Monday, January 29, 2018 / by Sean Zanganeh
Make a plan
Literally … make a floor plan. This can be a rough sketch, or a sophisticated layout, but having a floor plan helps you visualize your options. You can find some useful tools on the Internet to create a basic layout and add virtual furniture. Here is a list of programs to choose from with different options.
Create a couple of options. Since a floor plan doesn't give you a sense of height, you may need to try taller or shorter pieces in various locations to see what works for you.
Have an open mind
When your new space is a different shape from your old space, you need to change how you think about space. Often, we place our seating furniture against one wall and our entertainment center opposite and fit everything else in-between. Consider different groupings for different purposes. Do you watch TV with a large group of friends, or just the two of you at the end of the day? If it's just the two of you, group your favorite seating with your entertainment area and move other seating to the opposite end of the room as a conversation area.
Empty the room
When the movers place everything in the room, the extra boxes, bunched up furniture and general clutter hampers your ability to visualize arrangement options. Move as many boxes and furniture out of the room as possible and bring them in one at a time as you form your arrangement.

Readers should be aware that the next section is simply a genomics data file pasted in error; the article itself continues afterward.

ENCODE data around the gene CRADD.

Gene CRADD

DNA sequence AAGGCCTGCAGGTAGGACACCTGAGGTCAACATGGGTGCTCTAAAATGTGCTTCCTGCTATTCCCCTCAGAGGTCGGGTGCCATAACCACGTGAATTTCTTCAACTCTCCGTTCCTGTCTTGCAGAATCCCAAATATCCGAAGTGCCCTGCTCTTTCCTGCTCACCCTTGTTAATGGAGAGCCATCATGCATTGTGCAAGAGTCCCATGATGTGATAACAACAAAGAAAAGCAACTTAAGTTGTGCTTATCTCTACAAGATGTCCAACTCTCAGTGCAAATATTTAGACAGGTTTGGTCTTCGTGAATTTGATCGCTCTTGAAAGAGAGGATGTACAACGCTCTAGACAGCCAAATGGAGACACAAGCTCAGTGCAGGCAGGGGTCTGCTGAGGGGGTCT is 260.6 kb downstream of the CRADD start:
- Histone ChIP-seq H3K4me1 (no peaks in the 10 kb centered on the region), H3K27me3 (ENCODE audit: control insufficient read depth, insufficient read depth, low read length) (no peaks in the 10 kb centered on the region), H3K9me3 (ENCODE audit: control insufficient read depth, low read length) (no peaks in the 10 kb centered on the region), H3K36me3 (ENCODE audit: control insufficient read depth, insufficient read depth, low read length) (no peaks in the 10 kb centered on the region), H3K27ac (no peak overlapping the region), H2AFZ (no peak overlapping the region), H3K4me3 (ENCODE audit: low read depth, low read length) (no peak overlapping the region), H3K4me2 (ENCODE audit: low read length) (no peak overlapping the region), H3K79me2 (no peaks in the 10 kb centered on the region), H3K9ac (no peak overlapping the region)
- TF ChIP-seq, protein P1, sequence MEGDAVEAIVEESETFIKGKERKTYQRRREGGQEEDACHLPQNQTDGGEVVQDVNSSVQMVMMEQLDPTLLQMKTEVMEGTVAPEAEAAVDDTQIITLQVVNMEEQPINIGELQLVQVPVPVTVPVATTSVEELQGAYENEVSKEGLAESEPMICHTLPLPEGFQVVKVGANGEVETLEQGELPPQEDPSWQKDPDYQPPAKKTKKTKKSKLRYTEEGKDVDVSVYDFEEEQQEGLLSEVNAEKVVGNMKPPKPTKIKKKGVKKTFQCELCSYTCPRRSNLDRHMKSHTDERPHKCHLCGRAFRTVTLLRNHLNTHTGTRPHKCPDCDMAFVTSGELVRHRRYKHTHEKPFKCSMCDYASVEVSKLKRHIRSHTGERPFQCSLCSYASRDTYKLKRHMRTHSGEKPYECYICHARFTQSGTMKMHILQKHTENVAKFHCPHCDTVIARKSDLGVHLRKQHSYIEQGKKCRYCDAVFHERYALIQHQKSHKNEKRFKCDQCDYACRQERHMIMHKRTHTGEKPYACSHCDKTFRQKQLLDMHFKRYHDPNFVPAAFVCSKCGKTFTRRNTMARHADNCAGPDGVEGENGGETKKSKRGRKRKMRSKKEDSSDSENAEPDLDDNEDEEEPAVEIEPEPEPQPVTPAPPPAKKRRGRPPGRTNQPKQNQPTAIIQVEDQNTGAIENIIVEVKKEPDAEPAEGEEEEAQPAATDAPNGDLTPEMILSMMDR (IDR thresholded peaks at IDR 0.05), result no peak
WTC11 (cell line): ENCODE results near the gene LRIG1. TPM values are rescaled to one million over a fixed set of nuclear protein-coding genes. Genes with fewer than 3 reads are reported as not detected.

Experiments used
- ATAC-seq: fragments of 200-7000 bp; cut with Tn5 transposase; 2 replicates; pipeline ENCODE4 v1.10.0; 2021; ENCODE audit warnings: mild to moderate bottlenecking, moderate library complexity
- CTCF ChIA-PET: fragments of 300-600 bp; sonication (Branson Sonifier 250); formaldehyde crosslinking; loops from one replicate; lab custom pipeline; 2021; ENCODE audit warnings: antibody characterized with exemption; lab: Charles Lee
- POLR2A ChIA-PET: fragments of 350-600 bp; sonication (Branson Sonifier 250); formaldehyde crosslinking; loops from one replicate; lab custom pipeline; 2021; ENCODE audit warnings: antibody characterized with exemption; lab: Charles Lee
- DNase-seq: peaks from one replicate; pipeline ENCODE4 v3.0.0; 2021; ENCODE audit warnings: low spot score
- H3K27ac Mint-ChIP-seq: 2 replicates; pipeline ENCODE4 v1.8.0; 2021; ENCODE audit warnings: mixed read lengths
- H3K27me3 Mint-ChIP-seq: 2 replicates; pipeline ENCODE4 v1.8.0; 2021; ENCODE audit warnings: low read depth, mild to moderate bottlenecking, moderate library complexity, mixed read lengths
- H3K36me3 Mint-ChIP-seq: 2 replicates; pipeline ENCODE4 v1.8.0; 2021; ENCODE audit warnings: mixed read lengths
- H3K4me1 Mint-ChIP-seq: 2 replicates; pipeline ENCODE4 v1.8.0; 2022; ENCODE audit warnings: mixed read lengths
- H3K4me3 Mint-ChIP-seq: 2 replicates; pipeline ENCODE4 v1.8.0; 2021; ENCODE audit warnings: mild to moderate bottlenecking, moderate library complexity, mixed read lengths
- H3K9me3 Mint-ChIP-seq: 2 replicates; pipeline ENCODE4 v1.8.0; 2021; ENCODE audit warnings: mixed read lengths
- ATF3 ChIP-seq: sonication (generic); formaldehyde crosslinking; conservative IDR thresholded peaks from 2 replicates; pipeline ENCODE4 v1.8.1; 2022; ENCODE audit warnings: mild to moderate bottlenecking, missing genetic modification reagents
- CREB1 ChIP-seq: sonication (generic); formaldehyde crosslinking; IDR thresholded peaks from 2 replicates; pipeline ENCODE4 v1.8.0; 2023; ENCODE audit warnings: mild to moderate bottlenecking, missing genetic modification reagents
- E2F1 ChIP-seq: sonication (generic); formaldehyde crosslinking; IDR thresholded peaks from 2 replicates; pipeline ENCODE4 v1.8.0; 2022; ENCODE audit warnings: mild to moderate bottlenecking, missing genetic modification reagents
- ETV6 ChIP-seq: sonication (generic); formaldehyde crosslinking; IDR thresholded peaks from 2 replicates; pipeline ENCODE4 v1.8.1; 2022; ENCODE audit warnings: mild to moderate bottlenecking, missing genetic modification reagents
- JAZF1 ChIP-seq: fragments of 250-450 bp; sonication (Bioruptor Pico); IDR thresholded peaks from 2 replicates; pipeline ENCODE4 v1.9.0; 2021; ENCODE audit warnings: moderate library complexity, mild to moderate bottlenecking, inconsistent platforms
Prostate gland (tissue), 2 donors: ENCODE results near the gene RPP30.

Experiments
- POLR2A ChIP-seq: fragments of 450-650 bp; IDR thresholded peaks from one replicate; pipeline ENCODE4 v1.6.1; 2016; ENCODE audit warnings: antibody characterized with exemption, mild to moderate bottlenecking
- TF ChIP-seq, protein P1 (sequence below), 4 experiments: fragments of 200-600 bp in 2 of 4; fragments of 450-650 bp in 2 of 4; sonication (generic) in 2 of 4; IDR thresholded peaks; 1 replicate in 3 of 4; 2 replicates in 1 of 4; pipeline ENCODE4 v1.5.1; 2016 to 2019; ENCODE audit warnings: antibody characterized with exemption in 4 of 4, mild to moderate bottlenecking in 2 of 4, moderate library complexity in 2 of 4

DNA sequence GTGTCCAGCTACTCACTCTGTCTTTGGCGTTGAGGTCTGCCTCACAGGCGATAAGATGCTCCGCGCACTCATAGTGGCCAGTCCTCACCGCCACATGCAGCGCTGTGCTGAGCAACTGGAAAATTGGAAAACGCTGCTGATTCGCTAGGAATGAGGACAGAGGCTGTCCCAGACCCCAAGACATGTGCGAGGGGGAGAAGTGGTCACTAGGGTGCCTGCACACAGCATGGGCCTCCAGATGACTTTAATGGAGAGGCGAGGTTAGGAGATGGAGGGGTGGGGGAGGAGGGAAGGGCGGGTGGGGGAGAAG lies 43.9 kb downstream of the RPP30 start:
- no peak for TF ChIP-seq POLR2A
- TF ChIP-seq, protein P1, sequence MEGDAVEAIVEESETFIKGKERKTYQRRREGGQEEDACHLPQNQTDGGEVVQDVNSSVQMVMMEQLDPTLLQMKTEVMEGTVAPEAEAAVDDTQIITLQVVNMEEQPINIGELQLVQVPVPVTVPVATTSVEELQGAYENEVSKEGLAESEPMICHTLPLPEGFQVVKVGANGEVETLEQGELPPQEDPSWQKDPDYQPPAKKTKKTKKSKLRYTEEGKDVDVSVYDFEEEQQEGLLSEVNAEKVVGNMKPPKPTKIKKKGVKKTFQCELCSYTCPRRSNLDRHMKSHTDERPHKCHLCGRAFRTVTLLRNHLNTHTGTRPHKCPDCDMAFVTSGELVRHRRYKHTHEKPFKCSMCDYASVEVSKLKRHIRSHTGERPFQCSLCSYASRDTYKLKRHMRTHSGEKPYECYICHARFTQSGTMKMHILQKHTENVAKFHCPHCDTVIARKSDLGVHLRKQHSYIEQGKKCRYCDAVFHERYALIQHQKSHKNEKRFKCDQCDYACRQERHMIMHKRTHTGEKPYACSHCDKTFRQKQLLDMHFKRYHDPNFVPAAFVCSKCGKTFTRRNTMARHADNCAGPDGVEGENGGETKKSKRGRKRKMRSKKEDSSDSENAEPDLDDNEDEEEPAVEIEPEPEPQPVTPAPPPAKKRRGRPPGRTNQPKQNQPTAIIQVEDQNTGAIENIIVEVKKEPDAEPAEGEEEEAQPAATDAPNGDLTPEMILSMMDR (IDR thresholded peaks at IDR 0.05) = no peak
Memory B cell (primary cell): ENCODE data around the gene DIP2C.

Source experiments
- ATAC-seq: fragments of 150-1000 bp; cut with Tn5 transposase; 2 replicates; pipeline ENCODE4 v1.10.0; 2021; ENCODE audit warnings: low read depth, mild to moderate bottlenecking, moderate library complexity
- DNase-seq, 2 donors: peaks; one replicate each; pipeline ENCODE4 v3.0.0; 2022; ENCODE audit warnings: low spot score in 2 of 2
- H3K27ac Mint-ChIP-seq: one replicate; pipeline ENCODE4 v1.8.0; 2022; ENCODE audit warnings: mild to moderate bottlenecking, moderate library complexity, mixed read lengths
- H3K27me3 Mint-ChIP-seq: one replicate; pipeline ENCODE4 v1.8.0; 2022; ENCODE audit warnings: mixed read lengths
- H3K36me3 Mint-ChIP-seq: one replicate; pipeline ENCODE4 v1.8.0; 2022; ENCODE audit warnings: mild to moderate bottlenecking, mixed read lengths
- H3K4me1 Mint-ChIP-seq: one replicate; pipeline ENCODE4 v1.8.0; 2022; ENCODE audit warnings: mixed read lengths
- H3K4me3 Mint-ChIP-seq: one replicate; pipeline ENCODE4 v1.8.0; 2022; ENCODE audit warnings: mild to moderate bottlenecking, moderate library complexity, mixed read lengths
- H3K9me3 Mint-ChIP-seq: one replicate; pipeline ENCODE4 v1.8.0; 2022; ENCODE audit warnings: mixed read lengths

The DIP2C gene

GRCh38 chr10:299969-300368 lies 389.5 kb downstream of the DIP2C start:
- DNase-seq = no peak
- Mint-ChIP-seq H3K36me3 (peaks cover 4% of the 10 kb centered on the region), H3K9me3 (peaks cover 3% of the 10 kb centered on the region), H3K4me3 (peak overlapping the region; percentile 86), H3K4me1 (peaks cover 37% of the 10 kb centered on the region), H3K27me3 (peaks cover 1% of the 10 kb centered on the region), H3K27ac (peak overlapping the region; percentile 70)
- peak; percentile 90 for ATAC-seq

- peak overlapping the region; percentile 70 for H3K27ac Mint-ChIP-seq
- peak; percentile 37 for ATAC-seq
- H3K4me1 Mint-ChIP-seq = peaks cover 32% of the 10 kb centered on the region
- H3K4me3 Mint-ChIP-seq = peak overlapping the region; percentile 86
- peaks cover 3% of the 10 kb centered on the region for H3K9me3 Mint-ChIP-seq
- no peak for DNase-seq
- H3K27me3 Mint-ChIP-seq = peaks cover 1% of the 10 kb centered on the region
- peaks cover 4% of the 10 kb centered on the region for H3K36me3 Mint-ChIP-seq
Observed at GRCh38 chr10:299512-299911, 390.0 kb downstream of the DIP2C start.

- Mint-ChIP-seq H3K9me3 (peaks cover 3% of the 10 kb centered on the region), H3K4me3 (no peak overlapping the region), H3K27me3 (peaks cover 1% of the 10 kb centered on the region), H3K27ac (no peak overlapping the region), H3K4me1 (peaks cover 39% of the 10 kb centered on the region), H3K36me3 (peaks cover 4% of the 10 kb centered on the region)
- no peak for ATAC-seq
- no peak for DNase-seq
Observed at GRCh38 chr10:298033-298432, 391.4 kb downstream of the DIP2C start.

Place large pieces first
Set your sofas, cabinets, large storage pieces and tables first. Try the different options from your plans to see which one feels right. Don't be afraid to use a large shelf as a room divider. If your new living room is much longer than your old one, you may find it cozier to split it up. Group a couple of chairs near a window for reading or set two sofas back to back … one for watching television and one for conversation.
On a side note: wait to hang pictures and wall ornaments until you're satisfied with the basic furniture arrangement—it saves repairing holes in the walls.
Don't hug the walls
Free up your options by moving furniture away from the walls. There is no rule stating that the sofa must be against a wall. Bring your seating toward the center of the room anchored by a rug, coffee table or trunk. Check out these images of living room designs for ideas.
Once you've set up an arrangement, try it for a week or so. Adjust your smaller pieces—lamps, side tables, smaller bookshelves and artwork—to compliment the larger pieces. If it feels crowded after a week, consider removing a piece. If it seems off-balanced, try placing larger pieces opposite of each other. If it feels empty, consider a piece of furniture or décor to fill the void … then start shopping. But don't buy until you're sure it's what you want. After a few months, you may change your mind or feelings about the arrangement.
For those of you that love to rearrange furniture—you know who you are—your spouse or significant other (or friend you always call to help you move things) will thank you for using the planning tools and ideas ahead of time.
Compliments of Virtual Results